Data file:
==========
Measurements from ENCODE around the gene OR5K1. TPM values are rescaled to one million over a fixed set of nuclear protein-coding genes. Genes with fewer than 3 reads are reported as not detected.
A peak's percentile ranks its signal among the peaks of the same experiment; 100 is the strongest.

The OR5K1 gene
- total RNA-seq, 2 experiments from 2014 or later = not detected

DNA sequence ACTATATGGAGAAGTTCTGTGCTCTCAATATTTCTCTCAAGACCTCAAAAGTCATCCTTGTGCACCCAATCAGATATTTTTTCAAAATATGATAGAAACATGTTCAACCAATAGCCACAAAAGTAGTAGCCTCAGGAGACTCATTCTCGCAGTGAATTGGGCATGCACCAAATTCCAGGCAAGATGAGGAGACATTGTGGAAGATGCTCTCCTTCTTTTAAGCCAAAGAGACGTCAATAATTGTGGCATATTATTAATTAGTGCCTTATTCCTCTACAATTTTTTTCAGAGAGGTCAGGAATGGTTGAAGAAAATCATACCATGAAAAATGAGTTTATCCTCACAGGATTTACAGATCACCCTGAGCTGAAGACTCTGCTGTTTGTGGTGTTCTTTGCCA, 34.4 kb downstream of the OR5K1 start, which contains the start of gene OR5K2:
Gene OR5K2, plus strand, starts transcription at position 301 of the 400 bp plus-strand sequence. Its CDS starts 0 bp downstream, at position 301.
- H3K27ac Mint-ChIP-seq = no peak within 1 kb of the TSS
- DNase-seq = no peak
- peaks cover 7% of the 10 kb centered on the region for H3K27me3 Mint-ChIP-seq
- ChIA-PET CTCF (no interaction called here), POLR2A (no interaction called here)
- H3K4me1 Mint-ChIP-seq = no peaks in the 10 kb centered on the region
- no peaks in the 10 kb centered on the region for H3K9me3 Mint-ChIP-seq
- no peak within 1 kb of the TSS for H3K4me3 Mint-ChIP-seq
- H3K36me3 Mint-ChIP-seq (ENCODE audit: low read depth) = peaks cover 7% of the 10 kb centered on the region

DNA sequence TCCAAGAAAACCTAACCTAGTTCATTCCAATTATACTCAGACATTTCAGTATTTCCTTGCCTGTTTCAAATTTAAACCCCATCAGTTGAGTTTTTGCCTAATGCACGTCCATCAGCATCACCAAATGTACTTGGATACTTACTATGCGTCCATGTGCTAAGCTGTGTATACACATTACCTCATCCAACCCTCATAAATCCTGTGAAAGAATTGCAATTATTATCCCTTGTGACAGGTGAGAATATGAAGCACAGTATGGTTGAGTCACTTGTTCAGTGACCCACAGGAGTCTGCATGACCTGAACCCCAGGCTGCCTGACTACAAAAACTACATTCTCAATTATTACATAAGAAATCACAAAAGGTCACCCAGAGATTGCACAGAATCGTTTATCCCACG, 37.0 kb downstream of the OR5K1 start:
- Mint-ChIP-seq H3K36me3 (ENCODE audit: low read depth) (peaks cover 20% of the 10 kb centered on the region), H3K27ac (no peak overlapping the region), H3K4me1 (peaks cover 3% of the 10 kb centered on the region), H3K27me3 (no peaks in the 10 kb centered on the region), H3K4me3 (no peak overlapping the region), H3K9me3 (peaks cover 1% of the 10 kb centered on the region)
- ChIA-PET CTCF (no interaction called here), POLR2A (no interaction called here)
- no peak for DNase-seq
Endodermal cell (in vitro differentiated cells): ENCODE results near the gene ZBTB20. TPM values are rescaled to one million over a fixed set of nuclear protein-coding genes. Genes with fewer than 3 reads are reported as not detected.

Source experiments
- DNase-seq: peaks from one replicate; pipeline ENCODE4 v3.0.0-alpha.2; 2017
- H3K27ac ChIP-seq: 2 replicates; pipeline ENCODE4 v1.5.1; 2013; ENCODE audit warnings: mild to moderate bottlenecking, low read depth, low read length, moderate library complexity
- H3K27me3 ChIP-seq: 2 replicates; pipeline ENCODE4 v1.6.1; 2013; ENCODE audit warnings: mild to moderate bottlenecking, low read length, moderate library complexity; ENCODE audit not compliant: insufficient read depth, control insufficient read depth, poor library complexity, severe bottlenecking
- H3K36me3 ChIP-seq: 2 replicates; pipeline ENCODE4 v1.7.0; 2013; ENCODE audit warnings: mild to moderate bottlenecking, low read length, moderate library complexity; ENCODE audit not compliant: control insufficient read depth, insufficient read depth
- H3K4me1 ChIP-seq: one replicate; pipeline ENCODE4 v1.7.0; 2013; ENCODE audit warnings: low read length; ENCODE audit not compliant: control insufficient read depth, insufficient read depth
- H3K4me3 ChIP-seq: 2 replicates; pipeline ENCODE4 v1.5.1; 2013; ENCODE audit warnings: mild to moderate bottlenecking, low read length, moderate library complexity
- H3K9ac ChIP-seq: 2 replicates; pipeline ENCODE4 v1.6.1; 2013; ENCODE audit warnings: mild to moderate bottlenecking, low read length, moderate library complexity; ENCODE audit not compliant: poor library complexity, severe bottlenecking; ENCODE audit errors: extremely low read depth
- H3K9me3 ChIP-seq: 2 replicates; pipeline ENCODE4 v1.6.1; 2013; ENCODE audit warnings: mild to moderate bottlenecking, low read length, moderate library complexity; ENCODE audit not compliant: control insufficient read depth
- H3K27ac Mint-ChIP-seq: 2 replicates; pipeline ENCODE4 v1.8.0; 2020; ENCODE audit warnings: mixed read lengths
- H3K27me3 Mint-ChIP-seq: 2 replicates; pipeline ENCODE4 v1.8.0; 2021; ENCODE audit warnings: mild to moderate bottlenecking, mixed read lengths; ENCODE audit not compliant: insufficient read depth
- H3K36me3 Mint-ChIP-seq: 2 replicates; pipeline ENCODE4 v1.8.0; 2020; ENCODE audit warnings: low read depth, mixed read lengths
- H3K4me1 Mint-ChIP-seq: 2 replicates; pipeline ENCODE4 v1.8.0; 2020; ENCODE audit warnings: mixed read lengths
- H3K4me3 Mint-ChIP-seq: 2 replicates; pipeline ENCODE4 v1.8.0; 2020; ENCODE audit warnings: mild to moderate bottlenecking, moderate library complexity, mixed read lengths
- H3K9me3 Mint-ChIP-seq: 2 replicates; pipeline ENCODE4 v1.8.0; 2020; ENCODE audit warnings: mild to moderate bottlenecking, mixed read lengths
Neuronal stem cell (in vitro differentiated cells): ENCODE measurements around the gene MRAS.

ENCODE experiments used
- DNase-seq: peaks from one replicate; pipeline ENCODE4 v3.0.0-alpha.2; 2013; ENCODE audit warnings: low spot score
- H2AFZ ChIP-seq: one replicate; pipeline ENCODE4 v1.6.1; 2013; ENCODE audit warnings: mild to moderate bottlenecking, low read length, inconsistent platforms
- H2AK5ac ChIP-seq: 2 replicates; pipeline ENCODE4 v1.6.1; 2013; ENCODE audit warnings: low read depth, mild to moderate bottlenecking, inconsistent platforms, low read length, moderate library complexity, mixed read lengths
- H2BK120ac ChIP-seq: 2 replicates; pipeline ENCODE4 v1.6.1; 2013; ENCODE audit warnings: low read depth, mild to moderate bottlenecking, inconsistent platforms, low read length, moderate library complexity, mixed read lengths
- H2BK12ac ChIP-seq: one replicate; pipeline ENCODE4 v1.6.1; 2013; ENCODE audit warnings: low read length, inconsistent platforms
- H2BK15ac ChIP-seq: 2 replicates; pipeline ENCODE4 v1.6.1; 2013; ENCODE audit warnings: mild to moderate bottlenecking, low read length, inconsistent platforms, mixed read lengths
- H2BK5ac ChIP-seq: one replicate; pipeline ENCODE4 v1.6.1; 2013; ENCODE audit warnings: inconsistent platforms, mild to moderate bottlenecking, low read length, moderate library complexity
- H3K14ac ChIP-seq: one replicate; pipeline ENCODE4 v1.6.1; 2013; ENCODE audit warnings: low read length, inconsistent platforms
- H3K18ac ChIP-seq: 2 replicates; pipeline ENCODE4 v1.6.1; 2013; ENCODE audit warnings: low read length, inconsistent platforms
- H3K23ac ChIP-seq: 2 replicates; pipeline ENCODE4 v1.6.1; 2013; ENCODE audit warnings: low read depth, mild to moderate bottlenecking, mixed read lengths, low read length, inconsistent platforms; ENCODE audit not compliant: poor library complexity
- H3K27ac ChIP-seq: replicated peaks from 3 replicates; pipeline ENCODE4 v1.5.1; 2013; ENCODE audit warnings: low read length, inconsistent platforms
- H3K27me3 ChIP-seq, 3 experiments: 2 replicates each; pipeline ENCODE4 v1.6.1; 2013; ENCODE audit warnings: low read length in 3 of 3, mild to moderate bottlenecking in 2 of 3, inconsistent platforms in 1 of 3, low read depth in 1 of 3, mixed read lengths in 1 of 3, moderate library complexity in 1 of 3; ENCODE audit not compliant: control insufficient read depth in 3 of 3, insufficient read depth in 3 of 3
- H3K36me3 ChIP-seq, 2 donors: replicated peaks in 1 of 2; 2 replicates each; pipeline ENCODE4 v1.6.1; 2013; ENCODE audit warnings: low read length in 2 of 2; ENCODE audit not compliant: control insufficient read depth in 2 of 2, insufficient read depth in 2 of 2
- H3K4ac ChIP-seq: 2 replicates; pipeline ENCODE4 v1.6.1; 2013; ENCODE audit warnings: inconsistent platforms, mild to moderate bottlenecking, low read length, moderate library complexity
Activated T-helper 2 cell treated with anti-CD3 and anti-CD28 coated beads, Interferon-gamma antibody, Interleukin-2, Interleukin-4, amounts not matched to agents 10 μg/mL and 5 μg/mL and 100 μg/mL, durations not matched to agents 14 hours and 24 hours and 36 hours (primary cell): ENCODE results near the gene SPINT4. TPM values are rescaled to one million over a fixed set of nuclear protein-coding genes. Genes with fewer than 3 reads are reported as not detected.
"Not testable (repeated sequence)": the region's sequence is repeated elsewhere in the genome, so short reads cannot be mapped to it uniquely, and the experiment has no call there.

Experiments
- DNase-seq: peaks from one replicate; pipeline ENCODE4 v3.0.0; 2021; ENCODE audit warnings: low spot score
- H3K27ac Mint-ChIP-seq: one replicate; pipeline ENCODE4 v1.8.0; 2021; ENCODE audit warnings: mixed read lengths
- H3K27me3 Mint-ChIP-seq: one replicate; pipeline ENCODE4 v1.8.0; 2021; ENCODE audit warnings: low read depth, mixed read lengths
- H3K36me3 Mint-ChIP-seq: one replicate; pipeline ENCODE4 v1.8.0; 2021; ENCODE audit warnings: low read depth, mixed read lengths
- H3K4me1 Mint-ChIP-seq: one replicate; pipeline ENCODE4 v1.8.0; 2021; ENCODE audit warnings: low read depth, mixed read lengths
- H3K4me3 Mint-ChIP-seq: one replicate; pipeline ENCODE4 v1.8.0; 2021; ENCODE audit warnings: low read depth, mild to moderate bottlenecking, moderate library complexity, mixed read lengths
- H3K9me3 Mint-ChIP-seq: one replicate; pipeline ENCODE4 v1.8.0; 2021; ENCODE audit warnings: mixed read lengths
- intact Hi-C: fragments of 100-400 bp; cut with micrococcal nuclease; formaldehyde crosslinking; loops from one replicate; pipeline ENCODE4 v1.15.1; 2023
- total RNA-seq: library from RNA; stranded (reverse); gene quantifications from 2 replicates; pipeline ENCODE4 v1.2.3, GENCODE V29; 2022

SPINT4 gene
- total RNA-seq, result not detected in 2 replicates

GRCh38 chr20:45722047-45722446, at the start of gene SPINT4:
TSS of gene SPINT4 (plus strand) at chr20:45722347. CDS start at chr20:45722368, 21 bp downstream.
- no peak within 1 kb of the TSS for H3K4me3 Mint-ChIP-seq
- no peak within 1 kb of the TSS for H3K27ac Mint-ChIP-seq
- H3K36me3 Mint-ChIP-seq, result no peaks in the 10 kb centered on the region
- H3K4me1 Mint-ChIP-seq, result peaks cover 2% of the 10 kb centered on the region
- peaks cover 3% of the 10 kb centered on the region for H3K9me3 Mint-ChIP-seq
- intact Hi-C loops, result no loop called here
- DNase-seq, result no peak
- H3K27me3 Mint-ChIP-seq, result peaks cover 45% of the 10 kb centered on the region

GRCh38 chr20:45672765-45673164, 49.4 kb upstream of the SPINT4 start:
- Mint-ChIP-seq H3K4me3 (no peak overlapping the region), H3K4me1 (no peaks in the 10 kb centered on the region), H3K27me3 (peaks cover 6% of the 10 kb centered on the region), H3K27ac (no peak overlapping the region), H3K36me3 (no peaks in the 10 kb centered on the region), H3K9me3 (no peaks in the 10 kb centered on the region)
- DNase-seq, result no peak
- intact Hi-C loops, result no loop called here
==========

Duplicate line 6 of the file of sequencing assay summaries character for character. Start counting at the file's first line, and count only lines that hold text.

Gene OR5K2, plus strand, starts transcription at position 301 of the 400 bp plus-strand sequence. Its CDS starts 0 bp downstream, at position 301.